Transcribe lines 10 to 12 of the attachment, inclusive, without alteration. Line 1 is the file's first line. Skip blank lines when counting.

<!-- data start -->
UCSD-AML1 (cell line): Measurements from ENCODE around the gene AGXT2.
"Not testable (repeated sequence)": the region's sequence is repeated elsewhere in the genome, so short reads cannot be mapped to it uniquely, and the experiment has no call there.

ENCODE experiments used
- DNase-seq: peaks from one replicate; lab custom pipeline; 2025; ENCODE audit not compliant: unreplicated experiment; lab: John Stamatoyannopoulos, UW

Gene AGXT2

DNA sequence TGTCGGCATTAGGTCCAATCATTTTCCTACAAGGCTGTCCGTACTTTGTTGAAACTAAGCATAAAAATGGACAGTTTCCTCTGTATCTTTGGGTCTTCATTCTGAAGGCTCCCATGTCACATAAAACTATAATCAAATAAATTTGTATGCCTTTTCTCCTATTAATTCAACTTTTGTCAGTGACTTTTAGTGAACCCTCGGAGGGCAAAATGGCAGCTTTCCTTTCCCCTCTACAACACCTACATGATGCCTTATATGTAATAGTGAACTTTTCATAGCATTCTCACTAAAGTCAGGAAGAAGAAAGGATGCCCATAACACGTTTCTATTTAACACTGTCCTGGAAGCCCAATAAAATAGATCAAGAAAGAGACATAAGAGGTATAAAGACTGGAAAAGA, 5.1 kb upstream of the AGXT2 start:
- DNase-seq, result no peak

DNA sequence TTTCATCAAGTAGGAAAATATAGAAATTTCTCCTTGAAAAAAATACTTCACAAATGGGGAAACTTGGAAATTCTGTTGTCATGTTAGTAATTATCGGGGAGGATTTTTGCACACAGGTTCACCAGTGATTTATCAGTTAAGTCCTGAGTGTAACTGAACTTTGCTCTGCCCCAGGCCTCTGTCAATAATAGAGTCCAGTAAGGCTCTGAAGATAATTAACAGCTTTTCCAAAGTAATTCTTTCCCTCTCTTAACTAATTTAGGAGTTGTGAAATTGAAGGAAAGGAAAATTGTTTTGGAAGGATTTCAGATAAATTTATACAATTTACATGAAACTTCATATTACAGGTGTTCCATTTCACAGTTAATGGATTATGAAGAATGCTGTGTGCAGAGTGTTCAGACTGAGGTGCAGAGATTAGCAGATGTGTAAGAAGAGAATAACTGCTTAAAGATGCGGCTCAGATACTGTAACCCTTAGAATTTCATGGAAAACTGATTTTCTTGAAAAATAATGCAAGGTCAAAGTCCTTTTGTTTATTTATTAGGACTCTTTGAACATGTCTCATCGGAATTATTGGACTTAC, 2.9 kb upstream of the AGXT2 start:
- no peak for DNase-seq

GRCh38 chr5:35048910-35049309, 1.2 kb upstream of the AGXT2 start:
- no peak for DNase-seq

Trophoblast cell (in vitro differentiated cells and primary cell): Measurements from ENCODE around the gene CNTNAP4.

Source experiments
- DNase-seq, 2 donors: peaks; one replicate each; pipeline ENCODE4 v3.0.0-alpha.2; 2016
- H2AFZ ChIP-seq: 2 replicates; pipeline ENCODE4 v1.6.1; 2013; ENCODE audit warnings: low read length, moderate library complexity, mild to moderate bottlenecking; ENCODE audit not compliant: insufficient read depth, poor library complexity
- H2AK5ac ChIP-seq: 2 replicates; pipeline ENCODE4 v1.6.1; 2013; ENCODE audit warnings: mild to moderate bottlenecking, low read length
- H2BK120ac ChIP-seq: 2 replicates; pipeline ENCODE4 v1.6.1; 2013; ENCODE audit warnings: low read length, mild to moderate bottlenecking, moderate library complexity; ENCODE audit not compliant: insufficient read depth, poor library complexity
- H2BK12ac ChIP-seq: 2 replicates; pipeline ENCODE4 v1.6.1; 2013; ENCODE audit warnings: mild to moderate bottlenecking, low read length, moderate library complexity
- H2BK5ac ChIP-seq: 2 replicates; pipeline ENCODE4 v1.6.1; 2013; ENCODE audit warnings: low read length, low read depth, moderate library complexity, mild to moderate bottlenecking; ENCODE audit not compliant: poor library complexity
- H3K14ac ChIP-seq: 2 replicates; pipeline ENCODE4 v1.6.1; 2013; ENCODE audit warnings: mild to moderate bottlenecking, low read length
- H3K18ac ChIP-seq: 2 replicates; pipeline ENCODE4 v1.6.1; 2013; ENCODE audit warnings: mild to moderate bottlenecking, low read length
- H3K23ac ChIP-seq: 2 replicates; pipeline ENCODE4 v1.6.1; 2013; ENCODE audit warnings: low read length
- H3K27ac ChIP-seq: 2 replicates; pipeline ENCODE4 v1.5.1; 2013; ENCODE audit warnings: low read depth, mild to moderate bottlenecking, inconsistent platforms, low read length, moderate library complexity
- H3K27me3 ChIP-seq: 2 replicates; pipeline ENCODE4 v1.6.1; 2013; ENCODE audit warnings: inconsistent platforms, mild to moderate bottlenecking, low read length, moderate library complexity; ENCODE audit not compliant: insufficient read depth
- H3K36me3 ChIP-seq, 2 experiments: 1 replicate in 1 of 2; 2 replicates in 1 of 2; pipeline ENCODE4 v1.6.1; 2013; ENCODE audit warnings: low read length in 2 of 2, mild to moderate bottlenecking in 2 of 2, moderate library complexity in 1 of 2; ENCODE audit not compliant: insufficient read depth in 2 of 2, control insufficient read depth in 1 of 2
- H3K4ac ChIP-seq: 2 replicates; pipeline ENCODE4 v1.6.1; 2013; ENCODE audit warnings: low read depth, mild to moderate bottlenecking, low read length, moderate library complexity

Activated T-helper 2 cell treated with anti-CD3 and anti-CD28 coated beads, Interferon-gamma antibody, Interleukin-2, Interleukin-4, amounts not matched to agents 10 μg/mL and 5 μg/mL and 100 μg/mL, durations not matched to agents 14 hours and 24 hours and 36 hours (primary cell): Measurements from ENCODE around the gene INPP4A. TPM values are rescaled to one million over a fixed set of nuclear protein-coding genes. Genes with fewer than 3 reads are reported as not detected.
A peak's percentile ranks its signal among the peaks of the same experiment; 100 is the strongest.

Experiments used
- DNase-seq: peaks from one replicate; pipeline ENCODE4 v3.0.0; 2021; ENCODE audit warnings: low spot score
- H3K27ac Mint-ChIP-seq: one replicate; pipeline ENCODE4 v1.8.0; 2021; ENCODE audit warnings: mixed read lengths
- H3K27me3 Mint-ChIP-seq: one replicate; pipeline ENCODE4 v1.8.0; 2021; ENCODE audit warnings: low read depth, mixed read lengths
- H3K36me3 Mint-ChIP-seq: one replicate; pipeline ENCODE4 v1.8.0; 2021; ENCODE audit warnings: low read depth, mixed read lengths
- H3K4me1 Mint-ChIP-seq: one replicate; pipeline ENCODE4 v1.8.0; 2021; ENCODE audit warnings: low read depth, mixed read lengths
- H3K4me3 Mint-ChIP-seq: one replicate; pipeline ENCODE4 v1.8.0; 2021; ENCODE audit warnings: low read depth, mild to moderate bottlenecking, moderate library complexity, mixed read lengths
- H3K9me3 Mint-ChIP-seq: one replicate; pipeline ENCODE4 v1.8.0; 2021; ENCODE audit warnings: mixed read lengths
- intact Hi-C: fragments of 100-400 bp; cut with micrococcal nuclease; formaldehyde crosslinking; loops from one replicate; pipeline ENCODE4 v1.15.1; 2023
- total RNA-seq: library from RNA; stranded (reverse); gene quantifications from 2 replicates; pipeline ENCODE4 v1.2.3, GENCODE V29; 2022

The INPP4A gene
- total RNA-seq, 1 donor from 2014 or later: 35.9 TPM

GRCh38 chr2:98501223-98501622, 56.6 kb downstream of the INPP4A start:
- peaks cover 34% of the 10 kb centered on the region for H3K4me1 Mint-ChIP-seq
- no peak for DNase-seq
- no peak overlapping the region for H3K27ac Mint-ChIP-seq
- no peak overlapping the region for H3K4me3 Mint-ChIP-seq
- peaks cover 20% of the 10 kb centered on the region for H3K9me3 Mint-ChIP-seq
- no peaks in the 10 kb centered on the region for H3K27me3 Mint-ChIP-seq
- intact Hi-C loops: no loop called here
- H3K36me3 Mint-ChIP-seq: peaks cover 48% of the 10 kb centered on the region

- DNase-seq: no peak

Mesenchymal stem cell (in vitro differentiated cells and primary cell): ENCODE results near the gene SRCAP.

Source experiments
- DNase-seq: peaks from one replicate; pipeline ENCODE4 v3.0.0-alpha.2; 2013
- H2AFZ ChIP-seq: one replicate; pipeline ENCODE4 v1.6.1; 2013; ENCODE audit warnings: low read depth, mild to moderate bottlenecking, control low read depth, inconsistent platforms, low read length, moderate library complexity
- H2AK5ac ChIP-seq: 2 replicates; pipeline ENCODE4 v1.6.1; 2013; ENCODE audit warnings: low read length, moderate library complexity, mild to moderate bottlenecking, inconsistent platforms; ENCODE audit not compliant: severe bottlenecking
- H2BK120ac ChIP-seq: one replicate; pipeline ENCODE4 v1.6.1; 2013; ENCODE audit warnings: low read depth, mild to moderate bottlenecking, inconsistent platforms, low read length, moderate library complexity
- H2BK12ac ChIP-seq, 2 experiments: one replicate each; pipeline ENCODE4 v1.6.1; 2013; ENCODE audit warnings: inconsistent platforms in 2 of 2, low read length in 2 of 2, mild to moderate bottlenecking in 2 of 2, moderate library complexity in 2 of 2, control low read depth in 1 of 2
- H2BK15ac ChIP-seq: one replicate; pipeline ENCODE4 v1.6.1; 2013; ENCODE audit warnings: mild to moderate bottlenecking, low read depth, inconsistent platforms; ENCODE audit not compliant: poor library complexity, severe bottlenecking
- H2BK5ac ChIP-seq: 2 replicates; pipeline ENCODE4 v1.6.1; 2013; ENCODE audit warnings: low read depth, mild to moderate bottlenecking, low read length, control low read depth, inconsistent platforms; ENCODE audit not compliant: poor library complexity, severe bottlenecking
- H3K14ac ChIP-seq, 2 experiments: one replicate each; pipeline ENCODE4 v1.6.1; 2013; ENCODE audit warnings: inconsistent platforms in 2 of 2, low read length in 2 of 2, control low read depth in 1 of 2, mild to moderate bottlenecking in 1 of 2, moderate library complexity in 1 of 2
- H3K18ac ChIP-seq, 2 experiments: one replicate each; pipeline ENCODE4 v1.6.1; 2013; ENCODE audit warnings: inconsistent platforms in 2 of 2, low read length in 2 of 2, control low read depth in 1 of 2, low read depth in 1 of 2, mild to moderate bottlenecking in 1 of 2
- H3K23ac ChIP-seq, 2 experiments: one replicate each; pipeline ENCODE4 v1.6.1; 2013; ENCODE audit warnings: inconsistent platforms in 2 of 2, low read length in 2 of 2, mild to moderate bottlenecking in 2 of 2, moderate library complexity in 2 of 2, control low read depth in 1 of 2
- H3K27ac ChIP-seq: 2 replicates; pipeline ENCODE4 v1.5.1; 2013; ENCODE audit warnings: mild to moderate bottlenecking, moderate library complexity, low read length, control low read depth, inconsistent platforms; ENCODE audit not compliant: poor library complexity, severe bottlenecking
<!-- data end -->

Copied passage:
GRCh38 chr5:35048910-35049309, 1.2 kb upstream of the AGXT2 start:
- no peak for DNase-seq

Trophoblast cell (in vitro differentiated cells and primary cell): Measurements from ENCODE around the gene CNTNAP4.